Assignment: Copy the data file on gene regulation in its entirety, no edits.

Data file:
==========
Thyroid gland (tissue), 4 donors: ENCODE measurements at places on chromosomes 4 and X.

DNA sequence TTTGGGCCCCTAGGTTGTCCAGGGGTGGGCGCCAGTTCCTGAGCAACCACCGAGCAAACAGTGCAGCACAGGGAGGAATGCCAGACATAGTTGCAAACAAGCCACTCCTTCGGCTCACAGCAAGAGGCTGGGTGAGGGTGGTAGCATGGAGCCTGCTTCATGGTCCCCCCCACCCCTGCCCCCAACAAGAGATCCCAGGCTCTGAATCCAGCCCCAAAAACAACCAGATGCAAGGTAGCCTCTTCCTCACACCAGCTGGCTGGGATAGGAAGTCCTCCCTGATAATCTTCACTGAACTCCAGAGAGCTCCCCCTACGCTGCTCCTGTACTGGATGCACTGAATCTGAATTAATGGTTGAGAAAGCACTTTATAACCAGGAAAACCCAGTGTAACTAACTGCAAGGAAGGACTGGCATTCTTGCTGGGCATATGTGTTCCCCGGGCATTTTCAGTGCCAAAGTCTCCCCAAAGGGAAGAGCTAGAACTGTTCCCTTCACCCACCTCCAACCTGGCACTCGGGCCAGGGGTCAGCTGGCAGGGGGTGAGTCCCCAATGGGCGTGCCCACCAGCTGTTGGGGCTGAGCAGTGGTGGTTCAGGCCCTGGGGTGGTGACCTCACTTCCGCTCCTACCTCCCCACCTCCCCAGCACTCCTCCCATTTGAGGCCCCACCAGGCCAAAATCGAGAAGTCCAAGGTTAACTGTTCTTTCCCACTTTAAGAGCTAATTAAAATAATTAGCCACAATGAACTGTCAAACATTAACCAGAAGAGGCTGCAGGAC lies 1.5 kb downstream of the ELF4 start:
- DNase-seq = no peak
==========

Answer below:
Thyroid gland (tissue), 4 donors: ENCODE measurements at places on chromosomes 4 and X.

DNA sequence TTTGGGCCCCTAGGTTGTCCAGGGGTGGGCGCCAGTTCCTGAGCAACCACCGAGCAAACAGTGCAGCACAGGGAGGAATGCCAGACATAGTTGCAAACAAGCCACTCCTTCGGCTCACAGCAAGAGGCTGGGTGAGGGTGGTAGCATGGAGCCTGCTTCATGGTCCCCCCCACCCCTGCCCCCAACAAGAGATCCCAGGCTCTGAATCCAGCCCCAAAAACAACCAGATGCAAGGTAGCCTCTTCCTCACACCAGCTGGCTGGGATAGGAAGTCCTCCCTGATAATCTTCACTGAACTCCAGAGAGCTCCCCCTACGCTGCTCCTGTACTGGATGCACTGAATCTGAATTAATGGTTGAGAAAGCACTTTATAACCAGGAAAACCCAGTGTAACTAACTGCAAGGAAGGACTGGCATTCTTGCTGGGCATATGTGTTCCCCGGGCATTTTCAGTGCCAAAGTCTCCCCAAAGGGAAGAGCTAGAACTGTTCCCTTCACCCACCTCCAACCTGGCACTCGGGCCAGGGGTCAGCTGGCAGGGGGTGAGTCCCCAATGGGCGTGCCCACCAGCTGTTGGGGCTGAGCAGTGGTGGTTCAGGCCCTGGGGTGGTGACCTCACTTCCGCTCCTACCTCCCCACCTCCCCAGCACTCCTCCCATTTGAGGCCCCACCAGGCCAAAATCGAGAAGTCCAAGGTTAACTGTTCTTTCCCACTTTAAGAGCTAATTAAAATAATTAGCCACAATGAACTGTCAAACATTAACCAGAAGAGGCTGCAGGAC lies 1.5 kb downstream of the ELF4 start:
- DNase-seq = no peak